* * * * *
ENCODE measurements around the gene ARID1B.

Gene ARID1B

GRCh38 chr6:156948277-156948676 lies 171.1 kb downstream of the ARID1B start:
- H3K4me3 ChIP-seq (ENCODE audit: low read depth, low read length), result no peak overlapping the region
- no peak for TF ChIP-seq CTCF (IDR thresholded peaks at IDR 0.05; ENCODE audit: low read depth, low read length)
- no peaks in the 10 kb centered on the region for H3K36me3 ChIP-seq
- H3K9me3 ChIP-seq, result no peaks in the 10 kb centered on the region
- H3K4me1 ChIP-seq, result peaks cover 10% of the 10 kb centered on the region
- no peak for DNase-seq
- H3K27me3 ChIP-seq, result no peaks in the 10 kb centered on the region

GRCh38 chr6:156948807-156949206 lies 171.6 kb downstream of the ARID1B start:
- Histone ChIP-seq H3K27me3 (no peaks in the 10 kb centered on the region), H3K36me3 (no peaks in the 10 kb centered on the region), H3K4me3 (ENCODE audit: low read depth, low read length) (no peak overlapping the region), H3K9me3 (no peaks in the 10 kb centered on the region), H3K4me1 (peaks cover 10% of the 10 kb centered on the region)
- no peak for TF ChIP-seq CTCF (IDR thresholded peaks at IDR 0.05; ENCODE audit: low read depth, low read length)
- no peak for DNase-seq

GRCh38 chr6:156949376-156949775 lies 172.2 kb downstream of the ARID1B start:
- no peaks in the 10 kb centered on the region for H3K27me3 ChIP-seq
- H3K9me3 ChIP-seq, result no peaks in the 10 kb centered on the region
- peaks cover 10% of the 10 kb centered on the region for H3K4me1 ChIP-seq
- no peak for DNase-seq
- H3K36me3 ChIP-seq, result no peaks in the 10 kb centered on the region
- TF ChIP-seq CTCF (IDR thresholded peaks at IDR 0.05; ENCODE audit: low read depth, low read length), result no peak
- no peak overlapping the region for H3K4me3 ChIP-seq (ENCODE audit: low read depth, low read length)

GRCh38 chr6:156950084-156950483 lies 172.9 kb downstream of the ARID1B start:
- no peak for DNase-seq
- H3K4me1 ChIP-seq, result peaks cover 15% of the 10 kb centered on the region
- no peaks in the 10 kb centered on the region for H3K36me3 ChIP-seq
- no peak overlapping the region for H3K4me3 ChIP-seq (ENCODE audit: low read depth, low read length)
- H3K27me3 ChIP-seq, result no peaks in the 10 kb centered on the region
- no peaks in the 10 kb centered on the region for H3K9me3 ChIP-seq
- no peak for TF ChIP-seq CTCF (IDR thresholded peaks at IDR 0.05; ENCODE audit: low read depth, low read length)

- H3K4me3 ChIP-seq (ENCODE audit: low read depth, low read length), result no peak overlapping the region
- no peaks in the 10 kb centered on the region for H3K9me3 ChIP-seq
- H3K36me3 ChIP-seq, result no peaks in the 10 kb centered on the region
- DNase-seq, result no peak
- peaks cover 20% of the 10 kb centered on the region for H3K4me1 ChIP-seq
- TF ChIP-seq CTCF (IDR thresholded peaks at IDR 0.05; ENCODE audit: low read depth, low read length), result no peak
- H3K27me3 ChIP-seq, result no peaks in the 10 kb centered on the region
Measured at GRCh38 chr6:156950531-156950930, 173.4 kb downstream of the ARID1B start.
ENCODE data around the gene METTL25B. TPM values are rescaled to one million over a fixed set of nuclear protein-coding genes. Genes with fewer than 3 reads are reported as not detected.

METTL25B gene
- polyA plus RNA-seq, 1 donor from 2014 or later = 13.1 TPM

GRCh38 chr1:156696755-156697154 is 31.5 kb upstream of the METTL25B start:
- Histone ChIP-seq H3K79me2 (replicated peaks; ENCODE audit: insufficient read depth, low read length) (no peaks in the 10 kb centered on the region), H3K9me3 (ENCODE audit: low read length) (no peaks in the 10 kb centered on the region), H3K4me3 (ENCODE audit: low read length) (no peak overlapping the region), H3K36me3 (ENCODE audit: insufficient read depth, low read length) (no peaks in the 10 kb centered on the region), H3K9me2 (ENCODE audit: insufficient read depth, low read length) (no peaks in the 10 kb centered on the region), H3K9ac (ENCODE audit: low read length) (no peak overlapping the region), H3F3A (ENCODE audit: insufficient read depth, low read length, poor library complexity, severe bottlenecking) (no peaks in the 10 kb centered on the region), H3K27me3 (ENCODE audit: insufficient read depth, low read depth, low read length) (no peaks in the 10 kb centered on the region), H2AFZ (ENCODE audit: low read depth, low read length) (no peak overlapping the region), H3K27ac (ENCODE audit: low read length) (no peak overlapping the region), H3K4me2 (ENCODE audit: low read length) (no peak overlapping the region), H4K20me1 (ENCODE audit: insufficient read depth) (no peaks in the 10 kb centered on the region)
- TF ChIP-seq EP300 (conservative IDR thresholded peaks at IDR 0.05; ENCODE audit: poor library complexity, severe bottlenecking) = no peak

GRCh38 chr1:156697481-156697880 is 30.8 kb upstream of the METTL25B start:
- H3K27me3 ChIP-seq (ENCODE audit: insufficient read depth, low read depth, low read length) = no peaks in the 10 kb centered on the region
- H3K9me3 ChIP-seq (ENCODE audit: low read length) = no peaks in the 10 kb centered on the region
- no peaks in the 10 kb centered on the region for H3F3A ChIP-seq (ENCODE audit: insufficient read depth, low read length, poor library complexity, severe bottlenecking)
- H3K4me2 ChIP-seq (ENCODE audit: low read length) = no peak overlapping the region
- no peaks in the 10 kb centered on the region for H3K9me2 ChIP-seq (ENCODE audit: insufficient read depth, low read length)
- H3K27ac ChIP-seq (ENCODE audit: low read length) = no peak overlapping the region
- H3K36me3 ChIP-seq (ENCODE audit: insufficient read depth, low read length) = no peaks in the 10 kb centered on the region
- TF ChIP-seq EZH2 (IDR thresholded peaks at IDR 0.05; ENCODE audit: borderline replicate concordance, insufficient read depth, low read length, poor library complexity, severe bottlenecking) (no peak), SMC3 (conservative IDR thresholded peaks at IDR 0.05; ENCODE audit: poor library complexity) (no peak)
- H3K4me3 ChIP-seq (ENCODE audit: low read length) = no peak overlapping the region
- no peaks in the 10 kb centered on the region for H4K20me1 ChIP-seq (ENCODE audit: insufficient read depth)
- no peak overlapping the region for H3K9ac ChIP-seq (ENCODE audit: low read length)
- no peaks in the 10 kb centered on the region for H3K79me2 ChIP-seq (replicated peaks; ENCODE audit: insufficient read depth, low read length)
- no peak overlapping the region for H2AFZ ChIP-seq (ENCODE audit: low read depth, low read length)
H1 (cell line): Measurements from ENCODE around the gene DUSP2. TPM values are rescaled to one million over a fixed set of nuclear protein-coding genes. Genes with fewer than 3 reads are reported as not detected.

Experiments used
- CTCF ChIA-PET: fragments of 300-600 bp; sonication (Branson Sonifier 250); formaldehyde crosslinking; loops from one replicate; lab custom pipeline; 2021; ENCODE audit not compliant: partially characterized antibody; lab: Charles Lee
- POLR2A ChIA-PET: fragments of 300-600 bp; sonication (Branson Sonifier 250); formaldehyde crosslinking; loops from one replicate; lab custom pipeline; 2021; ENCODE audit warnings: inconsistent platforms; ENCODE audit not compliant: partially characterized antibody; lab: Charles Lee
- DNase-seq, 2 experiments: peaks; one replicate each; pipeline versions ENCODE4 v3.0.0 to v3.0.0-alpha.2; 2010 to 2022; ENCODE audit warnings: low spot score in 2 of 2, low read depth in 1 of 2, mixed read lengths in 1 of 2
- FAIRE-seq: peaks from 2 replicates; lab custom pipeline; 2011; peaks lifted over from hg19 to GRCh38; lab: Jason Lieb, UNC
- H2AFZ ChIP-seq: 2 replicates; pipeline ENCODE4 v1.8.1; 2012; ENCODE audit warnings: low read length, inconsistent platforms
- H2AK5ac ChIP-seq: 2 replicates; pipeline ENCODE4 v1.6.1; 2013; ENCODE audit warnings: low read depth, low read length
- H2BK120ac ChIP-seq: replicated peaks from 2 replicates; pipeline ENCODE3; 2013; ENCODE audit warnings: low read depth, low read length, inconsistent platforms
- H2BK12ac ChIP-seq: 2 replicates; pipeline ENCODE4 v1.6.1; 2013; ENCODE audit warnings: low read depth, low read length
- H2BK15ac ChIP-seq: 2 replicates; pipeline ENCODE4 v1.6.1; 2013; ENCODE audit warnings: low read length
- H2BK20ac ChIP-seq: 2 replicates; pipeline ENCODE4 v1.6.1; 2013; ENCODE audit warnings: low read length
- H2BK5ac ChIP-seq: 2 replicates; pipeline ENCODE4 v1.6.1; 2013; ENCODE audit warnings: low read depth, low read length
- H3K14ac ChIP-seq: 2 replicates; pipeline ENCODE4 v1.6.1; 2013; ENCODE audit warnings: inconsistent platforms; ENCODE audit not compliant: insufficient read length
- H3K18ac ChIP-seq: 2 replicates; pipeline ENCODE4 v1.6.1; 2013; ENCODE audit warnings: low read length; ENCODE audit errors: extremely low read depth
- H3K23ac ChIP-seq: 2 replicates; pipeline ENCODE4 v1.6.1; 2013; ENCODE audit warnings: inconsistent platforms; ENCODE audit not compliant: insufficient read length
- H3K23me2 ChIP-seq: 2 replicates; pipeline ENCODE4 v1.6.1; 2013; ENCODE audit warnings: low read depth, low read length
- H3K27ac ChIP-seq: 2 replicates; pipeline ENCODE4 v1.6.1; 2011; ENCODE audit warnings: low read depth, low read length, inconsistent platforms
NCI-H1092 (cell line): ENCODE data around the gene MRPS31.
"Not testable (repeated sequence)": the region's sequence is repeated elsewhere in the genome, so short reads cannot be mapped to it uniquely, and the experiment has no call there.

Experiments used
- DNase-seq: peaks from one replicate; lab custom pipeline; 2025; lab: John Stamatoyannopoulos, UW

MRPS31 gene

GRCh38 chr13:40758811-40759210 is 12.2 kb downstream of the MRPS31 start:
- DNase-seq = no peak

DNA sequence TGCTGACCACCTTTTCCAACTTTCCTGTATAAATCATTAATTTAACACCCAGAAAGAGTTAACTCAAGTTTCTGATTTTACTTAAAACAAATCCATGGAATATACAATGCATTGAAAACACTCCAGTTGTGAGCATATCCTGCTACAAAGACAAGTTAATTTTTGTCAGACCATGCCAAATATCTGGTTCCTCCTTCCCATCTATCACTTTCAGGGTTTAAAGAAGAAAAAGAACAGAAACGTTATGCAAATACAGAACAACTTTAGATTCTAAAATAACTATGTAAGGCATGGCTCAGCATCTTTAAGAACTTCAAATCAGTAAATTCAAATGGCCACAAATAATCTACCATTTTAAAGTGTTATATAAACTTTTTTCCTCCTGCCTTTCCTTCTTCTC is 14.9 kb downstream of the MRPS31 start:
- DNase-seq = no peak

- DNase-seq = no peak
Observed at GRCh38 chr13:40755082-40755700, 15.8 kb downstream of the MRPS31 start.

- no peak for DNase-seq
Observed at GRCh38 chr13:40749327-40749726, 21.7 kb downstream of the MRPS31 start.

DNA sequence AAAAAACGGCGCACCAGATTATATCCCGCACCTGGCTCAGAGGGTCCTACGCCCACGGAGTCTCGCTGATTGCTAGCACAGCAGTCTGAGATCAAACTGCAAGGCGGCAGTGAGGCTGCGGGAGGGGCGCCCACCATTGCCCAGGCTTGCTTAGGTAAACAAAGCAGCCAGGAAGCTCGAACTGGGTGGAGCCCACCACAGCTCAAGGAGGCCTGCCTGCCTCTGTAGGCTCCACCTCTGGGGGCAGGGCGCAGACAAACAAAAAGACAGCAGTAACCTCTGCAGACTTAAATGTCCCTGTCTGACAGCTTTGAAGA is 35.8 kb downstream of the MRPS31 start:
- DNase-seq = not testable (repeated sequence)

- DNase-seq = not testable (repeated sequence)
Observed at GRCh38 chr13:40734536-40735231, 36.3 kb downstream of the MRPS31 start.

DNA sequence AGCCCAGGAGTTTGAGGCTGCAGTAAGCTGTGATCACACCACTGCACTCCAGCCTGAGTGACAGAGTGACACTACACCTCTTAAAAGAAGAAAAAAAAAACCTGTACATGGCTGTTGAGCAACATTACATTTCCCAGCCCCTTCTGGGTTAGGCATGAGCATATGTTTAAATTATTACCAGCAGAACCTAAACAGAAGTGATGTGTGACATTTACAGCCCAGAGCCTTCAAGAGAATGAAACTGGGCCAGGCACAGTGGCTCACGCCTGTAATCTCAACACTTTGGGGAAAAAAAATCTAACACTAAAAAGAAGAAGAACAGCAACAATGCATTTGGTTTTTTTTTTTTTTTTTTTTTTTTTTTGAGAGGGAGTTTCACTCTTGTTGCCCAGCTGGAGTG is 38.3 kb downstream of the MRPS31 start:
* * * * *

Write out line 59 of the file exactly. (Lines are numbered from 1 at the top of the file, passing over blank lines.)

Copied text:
H1 (cell line): Measurements from ENCODE around the gene DUSP2. TPM values are rescaled to one million over a fixed set of nuclear protein-coding genes. Genes with fewer than 3 reads are reported as not detected.